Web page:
Select Committee on Armed Forces Minutes of Evidence

Examination of witness (Questions 1020 - 1039)

TUESDAY 6 MARCH 2001 Afternoon sitting


  1020. If I can interrupt you, we do not have any exemptions at the moment, either from the Human Rights Convention or from the ICC.
  (Admiral Sir Michael Boyce) We have from the Disability Bill.

  1021. Solely that.
  (Admiral Sir Michael Boyce) There are other areas where we have had exemptions as well. I think we need to look at each of these Bills as they come forward, in good time, as you say, before they start being put before Parliament, so that we have an opportunity to influence the drafting in the early stages.

  1022. It would be very useful for us in that context if you would mention now specifically the areas where you would like to see exemptions.
  (Admiral Sir Michael Boyce) There is nothing in the pipeline at the moment.

  1023. So apart from the disability issue, you have no concerns at all?
  (Admiral Sir Michael Boyce) I am not concerned about the disability issue, because that has been decided. There is nothing new. We have dealt with exceptions over the last couple of years, and disability is one of them. There is nothing in the pipeline that I am aware of at the moment which gives me cause for concern.

Mr Keetch

  1024. Can I ask you about women in the Services—not so much in terms of the comments you have made recently, which many of us understand, about their combat role, but we have had women serving at sea in the Royal Navy now for about ten years, we have had them serving in other aspects as well, and we have seen them in Kosovo and other places. On the discipline side, having women around on board ship, in barracks, etc, have there been any problems with discipline related to their presence there that you have noticed, either as First Sea Lord or now as CDS?
  (Admiral Sir Michael Boyce) No, not so far as discipline is concerned. In fact, if there has been any impact on discipline at all having women serving alongside men, I would say if anything it has improved the nature of discipline. It has caused the men to be more aware of their social attitudes and so forth when they are not in an all-male environment. Generally the style and way people conduct themselves tends to be slightly more civilised, so if anything it has had a beneficial effect.

  1025. As you say, a much more natural atmosphere exists on board ships because of the presence of women, which can actually enhance military capability, and certainly there has been no detriment to discipline.
  (Admiral Sir Michael Boyce) There has been no detriment to discipline, no.

Mr Randall

  1026. Do you think it is realistic to have a discipline system or code which is expected to operate both in peace time and war time?
  (Admiral Sir Michael Boyce) Yes, I do, because I am not sure how one defines war. We did not declare war when we went to the Falklands, we did not declare war in the Gulf, and we certainly did not declare war in Sierra Leone when one of our people got killed the other day. We find the nature of operations today is such that we slide from what appears to be set out to be a peace operation, and before you know where you are you are actually in a fire fight or some fighting situation. So I think we certainly cannot afford to have one set of disciplinary rules for peace and one for war, because there is no distinction between peace and war for us now. You slide from one to the other very quickly.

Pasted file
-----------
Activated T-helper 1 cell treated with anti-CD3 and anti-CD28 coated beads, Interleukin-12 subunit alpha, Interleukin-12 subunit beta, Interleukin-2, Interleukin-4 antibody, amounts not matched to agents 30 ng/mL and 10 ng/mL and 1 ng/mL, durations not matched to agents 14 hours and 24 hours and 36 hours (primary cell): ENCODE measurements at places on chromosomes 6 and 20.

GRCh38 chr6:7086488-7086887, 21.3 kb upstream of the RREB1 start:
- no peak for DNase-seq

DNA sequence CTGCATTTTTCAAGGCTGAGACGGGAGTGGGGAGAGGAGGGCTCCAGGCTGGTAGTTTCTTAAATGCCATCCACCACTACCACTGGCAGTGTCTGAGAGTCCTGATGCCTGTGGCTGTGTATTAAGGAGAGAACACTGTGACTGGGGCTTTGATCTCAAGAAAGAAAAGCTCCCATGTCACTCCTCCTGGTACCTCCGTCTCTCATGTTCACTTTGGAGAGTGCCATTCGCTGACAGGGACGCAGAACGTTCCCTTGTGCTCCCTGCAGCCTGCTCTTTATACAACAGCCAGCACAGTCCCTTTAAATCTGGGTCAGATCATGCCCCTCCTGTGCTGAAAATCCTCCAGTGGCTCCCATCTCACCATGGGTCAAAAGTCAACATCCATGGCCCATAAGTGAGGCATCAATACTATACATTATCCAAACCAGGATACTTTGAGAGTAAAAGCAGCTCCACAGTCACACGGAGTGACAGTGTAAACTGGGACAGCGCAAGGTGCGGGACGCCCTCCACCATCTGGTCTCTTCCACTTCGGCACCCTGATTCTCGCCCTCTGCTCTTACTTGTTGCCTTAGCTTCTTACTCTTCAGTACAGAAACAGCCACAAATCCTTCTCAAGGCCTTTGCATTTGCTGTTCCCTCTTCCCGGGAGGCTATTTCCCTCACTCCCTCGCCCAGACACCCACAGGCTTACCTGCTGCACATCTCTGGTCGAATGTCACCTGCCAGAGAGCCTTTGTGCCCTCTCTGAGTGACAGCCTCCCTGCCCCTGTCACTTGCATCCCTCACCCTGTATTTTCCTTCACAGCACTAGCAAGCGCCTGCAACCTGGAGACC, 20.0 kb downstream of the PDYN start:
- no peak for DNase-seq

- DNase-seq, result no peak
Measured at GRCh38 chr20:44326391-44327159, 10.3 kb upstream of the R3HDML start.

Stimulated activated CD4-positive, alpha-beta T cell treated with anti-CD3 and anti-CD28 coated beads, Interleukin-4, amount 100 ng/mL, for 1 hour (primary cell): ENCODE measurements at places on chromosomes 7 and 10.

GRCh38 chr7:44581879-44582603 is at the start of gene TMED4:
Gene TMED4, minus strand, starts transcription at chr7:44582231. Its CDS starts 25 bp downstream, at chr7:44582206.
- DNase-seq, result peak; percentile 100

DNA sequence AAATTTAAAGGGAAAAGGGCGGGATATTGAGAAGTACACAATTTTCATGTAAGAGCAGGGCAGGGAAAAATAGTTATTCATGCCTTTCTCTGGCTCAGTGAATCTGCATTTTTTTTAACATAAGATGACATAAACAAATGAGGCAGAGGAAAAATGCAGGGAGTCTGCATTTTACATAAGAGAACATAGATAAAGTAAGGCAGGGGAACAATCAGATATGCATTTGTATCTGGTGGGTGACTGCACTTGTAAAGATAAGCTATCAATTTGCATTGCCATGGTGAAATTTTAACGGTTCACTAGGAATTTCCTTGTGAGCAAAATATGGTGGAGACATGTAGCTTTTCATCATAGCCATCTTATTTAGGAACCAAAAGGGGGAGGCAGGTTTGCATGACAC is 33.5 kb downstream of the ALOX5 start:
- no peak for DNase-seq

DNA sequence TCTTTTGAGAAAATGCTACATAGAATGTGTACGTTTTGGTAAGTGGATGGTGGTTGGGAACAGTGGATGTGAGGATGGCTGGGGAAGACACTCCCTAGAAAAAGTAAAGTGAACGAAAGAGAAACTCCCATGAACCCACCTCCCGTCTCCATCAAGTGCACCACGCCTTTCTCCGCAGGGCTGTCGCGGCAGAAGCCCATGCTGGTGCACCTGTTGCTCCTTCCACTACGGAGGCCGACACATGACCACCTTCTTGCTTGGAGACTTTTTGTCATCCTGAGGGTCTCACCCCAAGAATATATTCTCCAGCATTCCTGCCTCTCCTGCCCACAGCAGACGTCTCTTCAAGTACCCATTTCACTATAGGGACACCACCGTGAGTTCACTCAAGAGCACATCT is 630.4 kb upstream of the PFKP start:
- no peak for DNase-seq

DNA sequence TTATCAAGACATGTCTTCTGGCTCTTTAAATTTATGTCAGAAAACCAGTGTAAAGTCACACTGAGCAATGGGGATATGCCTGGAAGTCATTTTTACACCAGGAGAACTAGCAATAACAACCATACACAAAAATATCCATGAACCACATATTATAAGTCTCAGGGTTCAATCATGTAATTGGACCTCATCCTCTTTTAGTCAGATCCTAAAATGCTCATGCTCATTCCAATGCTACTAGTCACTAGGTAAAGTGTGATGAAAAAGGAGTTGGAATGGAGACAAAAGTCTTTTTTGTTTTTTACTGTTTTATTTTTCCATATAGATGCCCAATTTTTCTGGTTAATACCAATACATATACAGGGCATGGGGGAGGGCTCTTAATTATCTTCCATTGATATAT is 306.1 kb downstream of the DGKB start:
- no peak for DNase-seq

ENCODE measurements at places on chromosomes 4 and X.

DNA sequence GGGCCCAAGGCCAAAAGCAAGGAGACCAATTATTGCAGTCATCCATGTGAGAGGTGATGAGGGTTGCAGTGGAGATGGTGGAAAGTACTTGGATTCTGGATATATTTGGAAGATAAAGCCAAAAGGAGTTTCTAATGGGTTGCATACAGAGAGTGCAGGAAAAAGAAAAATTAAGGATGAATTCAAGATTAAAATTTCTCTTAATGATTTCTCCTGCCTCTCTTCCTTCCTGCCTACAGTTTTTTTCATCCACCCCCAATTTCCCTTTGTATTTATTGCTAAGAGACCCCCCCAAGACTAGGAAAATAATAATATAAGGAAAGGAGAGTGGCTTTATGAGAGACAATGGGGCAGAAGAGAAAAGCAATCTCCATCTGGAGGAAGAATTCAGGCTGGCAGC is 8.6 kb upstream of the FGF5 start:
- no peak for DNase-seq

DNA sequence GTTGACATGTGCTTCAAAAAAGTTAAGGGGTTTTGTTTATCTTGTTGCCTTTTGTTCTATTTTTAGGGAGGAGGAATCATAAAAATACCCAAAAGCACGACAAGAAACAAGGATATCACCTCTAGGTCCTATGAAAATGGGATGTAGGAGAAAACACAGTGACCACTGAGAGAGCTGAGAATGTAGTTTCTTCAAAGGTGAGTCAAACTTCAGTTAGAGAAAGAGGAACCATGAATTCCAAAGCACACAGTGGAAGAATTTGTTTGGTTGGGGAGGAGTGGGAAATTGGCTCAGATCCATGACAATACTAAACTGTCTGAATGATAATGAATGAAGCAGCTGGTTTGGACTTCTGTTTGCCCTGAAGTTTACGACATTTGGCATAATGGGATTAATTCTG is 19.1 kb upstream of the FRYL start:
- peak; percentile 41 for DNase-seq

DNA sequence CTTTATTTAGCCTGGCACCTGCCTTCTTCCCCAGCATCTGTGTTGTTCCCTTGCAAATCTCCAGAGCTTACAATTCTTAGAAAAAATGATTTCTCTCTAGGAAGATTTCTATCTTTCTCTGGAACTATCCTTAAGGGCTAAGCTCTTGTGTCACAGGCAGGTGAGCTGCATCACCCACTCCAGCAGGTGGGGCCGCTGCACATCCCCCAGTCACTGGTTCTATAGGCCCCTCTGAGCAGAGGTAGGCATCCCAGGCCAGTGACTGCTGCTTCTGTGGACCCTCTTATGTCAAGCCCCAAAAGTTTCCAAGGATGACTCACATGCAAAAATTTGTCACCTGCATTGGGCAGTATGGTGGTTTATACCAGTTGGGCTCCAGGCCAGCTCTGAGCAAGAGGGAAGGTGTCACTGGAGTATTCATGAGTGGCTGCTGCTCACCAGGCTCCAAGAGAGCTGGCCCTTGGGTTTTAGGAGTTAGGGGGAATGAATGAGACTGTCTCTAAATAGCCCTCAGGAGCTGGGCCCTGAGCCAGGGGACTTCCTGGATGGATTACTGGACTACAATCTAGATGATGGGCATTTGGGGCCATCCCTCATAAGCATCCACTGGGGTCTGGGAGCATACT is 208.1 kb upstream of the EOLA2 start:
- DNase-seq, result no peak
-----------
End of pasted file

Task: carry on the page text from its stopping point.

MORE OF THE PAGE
1027. So the existing discipline would be equally applicable—I perhaps used rather old-fashioned terms in saying war—in peace operations and under fire in conflict?
  (Admiral Sir Michael Boyce) I think so. As I say, sometimes—and I will use the word "operations" rather than "war", but I understand exactly what you mean—you can be on deployment somewhere, say, on an exercise, which is in an entirely peaceful setting, and before you know where you are some crisis has occurred and you have to go and deal with that, and you are into an operational situation. There is no clean break between what you were doing before in the peace-time exercise and what you are being required to do in operations. It would be very disruptive suddenly to close one book and open another one.

  1028. Do you think there is enough latitude within, for example, punishment, to reflect the different situations? Obviously, one offence might be less serious back at Catterick than it might be under fire in Sierra Leone.
  (Admiral Sir Michael Boyce) I think the way the guidance is set out allows us to cope with those situations.

  1029. The Chairman asked you if there was anything in the current Bill that you thought might make discipline harder. Is there anything that is not in the Bill that you would have liked to have seen in there?
  (Admiral Sir Michael Boyce) No. I am thinking hard because I have not thought about it from that angle before. There is nothing which I can recall in my particular time, both as a commanding officer and in more recent years as a senior officer, where I have hankered after some particular amendment which I thought would have made my life easier, at least, not one which was entirely reasonable! Nothing comes to mind.

  Chairman: Certainly during our visit last week to Kosovo and then to Cyprus we found the importance of very definite rules interesting, but with some flexibility to deal with the particular circumstances. I think it struck us in Kosovo, quite rightly, given recent events, that there was an additional rule in that the town of Pristina was out of bounds for those serving with the UN forces there, whereas obviously in Cyprus it was possible to go into the local towns, but then that had particular problems associated with it, or potential problems. I think we all found it very useful to be able to listen directly to those who were having to deal with the realities of the very flexible, insecure global world that our armed forces have to deal with.

Mr Key

  1030. Sir Michael, one of the many strengths of the constitutional arrangements under which our military have operated for centuries has been that they derive their authority from the Crown rather than from Parliament, and it is certainly true that over my time in Parliament we have seen an erosion of that tradition. This Bill is just the latest step. We have seen that the last Government and the present Government have abandoned attempts to consolidate the three Service Discipline Acts, but instead, the Government anticipates that within five years there will be a new tri-Service Act. Given the very different traditions of the three Services—which is a very good thing, in my view—but also given the increasingly "purple" operation, joint operation of the three Services, is it realistic to suppose that we can see a single tri-Service discipline Act within five years?